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Mature Preneurs Talk with Diana Todd-Banks

Dec 2, 2018

Sara applied that question to her life and now is one of (if not the only) female coppersmith in America (or the world), working as a metal smith of vintage and modern cookware manufacturing pure metal kitchenware in tin, copper, and iron. It wasn’t easy at first she had to learn how to create cookware from scratch because in America, copper cookware, in particular, had not been made for decades. The knowledge was hidden or lost, it was hard to find as no one seemed to know what they were doing, including Sara. Making lots of phone calls starting with “Hi, I don’t know what I’m doing, but ... those endless calls, her research and tenacity bloomed into a great business.

The most exciting part now Sara said she gets to jump into the bigger discussion about food. Not as one more chef or one more foodie, but as someone who wants us to ask the same questions about our cookware as we do about what we eat.  We should ask about our pots and pans, ‘Where is it from? What is it made of? Who made it? Is it sustainable? Is It Renewable? Is it Pure? For more see her website and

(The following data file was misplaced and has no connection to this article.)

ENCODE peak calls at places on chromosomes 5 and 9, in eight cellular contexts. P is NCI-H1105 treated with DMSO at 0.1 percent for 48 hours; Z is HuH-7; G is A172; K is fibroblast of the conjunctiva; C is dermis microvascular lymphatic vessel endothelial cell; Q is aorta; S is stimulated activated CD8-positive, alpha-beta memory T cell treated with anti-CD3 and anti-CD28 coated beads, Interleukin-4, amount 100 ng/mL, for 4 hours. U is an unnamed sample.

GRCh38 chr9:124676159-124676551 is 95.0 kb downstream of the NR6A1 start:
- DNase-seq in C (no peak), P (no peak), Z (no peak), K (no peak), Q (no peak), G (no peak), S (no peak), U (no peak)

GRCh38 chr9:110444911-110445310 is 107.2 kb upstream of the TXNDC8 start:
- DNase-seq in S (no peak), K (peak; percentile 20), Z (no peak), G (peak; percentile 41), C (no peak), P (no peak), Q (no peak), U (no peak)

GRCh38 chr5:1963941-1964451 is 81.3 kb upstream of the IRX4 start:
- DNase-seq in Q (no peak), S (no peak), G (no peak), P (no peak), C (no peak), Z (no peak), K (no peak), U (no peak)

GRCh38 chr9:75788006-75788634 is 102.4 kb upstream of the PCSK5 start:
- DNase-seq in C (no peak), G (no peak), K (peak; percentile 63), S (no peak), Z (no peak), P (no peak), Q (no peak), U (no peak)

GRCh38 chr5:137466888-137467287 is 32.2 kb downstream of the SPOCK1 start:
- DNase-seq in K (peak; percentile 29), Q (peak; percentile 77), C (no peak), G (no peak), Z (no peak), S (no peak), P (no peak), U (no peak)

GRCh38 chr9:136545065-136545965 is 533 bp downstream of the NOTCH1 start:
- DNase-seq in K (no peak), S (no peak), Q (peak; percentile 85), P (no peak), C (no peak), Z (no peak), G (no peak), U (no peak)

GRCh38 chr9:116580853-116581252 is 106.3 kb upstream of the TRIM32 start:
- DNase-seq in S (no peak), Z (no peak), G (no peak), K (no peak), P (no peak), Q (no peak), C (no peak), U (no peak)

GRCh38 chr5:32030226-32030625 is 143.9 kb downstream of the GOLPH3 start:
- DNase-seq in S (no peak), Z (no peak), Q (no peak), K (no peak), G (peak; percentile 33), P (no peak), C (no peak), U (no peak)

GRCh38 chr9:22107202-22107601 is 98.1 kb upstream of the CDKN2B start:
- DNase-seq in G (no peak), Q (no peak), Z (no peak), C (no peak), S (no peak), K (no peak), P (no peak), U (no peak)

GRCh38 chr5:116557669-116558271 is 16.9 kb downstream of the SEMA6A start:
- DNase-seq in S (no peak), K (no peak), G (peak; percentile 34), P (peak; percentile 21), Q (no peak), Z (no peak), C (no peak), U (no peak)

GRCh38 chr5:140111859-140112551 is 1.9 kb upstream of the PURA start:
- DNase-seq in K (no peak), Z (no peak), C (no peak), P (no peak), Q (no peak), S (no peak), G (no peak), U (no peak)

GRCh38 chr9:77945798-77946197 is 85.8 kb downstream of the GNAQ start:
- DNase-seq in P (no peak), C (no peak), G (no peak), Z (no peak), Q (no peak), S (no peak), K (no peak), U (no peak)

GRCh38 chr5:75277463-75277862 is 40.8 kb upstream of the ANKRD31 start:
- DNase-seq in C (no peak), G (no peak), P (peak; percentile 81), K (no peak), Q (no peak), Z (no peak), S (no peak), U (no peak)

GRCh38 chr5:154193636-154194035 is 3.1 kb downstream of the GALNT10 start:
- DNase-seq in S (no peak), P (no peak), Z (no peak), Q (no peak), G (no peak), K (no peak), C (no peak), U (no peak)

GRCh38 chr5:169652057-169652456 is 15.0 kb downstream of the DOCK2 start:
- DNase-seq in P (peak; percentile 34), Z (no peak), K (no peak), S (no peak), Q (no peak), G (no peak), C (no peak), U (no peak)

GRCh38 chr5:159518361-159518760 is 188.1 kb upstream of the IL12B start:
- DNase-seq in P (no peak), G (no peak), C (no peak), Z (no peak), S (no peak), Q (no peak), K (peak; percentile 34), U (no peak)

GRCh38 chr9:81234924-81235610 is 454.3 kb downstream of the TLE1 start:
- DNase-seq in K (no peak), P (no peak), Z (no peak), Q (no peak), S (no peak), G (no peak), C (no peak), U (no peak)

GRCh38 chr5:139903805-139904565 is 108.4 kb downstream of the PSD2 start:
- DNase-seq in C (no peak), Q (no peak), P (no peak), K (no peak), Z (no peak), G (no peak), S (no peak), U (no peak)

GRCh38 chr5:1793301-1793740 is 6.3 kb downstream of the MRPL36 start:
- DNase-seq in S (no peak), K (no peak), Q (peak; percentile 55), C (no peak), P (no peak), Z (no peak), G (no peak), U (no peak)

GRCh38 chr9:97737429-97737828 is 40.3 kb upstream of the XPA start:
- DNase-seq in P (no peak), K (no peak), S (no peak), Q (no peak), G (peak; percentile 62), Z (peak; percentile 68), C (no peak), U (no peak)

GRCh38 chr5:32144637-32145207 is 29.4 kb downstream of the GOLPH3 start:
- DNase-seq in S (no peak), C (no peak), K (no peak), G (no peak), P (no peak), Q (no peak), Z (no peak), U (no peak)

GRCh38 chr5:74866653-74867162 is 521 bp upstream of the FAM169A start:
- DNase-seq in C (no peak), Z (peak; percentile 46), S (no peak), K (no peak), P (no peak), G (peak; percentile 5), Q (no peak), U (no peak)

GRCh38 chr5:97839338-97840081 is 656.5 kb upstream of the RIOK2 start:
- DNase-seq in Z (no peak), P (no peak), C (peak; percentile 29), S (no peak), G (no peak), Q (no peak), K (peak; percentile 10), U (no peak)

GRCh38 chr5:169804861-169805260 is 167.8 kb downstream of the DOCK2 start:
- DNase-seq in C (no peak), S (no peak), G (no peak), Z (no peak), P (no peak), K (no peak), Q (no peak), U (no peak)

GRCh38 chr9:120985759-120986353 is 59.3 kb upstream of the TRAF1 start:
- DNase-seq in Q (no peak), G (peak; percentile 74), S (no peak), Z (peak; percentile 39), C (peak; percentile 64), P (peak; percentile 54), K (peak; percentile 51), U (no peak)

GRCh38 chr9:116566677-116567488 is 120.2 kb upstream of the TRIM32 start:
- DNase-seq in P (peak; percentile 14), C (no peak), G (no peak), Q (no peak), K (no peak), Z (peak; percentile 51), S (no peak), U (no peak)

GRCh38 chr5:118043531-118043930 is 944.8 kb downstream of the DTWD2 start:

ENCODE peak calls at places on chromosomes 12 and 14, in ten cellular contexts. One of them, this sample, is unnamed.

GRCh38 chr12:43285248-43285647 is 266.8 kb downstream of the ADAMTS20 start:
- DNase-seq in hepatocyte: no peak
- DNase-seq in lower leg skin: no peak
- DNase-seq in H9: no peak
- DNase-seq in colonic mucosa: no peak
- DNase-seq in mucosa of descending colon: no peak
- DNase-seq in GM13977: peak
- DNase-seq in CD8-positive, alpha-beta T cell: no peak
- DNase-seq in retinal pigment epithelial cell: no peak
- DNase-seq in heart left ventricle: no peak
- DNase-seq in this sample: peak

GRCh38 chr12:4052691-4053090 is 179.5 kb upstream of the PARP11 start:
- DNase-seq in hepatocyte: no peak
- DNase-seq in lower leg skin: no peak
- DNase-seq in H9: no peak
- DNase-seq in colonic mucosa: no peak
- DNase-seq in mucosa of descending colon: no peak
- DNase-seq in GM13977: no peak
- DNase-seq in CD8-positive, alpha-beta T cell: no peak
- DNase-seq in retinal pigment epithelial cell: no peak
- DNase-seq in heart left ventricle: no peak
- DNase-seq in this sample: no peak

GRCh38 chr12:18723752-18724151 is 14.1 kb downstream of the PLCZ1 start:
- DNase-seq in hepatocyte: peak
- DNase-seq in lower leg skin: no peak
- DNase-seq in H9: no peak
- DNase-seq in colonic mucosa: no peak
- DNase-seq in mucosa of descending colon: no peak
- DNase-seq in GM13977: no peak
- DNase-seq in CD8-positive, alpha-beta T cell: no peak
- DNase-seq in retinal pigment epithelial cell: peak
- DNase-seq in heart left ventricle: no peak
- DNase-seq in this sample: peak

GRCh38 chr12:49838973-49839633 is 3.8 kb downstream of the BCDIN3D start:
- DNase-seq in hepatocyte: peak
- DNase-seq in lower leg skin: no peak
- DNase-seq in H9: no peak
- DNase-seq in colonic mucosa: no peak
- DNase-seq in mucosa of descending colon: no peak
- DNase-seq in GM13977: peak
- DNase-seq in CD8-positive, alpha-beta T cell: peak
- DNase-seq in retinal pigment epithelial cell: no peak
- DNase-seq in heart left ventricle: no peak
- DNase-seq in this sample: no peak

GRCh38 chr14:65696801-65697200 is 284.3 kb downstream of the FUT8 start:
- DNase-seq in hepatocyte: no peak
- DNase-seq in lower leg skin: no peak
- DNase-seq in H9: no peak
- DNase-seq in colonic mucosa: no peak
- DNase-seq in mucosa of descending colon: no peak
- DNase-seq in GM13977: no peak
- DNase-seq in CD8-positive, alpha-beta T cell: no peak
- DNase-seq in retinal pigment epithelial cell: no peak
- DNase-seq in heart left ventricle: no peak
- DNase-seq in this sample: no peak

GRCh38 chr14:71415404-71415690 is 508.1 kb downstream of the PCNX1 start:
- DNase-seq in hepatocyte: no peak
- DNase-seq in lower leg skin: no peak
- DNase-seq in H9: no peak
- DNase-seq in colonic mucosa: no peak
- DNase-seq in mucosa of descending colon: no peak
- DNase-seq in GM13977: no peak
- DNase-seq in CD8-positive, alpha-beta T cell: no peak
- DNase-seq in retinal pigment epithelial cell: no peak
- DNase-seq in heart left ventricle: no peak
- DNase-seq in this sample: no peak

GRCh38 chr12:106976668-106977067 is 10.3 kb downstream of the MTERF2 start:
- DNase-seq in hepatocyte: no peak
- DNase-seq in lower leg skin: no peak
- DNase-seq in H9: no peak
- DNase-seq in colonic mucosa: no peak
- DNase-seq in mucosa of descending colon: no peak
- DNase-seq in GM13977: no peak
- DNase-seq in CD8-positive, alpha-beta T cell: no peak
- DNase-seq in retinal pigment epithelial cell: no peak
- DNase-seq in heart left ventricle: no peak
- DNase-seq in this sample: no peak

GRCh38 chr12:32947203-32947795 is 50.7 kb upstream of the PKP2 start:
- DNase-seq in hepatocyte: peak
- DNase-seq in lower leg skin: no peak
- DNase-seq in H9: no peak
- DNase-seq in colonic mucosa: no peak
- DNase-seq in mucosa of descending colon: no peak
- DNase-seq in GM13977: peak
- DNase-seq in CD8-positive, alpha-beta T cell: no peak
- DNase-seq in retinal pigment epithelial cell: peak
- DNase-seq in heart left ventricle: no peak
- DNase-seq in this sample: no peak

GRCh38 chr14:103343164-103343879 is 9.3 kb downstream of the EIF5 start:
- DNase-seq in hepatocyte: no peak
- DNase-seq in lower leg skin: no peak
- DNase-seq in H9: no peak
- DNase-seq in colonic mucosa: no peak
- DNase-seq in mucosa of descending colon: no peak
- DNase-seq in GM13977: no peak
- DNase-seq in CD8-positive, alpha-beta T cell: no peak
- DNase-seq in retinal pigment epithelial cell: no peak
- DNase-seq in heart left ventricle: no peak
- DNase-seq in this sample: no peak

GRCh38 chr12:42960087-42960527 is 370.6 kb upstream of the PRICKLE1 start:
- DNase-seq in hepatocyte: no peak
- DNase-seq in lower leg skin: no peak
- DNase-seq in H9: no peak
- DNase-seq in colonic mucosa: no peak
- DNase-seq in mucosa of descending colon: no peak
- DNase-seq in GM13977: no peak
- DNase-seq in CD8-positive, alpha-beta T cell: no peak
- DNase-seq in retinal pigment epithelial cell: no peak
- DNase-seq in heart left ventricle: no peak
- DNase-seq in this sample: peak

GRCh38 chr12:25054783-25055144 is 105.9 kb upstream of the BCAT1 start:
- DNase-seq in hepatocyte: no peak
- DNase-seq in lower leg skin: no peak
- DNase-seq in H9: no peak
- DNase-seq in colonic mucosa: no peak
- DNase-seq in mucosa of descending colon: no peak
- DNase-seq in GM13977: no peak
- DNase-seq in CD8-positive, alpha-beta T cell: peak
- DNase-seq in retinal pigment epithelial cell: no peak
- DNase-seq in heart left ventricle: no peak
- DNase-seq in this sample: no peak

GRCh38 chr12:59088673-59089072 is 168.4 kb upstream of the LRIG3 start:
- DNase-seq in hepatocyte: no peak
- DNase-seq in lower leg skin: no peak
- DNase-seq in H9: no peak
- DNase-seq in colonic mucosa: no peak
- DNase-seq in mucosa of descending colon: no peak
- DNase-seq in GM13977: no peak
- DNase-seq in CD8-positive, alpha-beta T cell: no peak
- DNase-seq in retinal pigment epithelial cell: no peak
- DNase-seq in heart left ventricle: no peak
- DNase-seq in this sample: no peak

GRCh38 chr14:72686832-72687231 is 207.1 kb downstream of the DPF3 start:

Sara’s love of historical research for her fiction writing, inspired ‘House Copper & Cookware’, the name for her American-made cookware created with pure and/or organic materials which has been featured in national and international publications. Publishing over 100 articles as a contributing editor for trade magazines, she recently spoke at TEDx Rapid City. Her debut novel, Widow 1881 {Sillan Pace Brown 2018}, won the Laramie Award grand prize for Western Historical Fiction, plus other awards and she’s now in talks for media development. With all this activity Sara has a wonderful supportive family.